This weekend is the official memorial service for Mrs. Joyce Tesseneer. It will be held at the Heritage Baptist Church in San Leandro CA, at 1:30 PM on Saturday October 11, 2008. My wife Agnes will be one of the people giving a testimony about Joyce at the service. They have been friends for years. Joyce’s family will be in attendance.

I thought it might be a nice idea to share how I knew Mother T, right here on my blog, and put down my very own memorial in writing.

When Mother T passed away September 20, 2008, I had known her for about 6 years. I was first introduced to her in 2002, during my first visit to the States, and knew she was going to the same Baptist church as my in-laws and was very close to the Filipinos in the church. In fact, I thought she was Filipino for a while there. She was always smiling, was always very kind, and laughed a lot at our jokes, even when they were said in Tagalog.

I really got to know her more when I finally emigrated here in 2007. And this is what I discovered: She was a cool cake baker, always coming up with ingenuous designs for her cakes. In fact, she made one in the form of a baby carriage for a baby shower that I attended.

She loved Peter Sellers as Inspector Clouseau in the Pink Panther movies. And this I found out during the 2008 Christmas party, where we both ended up talking about Sellers in fake French accents as the rest of her church-mates were agog at our silliness. We said we would borrow and watch those classics together one day.

She loved music. She was a member of the choir at Heritage Baptist, and sang her heart out every Sunday. She always wanted to play an instrument, and in fact, took a grand total of one guitar lesson from me in order to brush up on strumming guitar chords. Payment for her guitar lesson? A lovely Reese’s Peanut Butter ice cream sundae at a Baskin-Robbins store (and I can’t have that same sundae ever again without thinking of her). We told stories and enjoyed that afternoon immensely.

I also remember simply noodling at the piano after one Sunday evening service while everyone else was chatting, on their way home after a long day. I was playing a tune from the hymnal. She sat down next to me and sang it with me. She did the melody and I did the tenor part. The song “Sweet Will Of God” now breaks my heart.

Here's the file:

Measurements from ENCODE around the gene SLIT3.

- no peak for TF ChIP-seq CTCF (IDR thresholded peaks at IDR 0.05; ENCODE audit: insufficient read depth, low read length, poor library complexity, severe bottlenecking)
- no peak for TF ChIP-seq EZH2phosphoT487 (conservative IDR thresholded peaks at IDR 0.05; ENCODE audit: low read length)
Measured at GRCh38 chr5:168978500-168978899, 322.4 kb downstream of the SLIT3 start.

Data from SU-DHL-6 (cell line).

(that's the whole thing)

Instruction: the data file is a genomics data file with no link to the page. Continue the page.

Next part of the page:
She enjoyed life. She was always smiling. She was always laughing or telling jokes. Despite the many sad stories she told me about herself, her attitude towards life was one of constant joy in the Lord. This made her an exceptional servant — humble and willing to be used in the service of God. And this made her a beacon to others. A magnet drawing people towards the comfort and wisdom that she willingly shared with others.

Most of all, and probably most importantly, she loved the Lord and took every opportunity to tell people about His saving grace.

I remember one day after a particularly moving message about hell from a visiting pastor, she came up to me and asked: “Lionel. How can you sit there and not respond to something like that? I don’t want you to go to hell. Is Jesus Christ your personal savior?” I told her simply, that I do respond but in my Catholic way. And yes, I accepted the Lord as my savior… in the Catholic Church. And she answered: “Then I just want you to know I have been praying for you. And I want you to know you are loved.” And she gave me a hug.

She was like that. A mother figure for many of us. A loving woman who brought her zest for life and for the Lord into everything she did, whether it was baking cakes, talking about favorite foods, or printing out the prayer guides for Sunday Bible classes.

I know that when she sang “Sweet Will of God” with me that day at the piano, she meant every word, and so I end with the words from the hymn:

“Sweet will of God, still fold me closer, till I am wholly lost in Thee.”

She will be missed. But she lives now with the Lord, having lived a life that was ever close to the will of God. And I am blessed for having known her.

Lionel's signature

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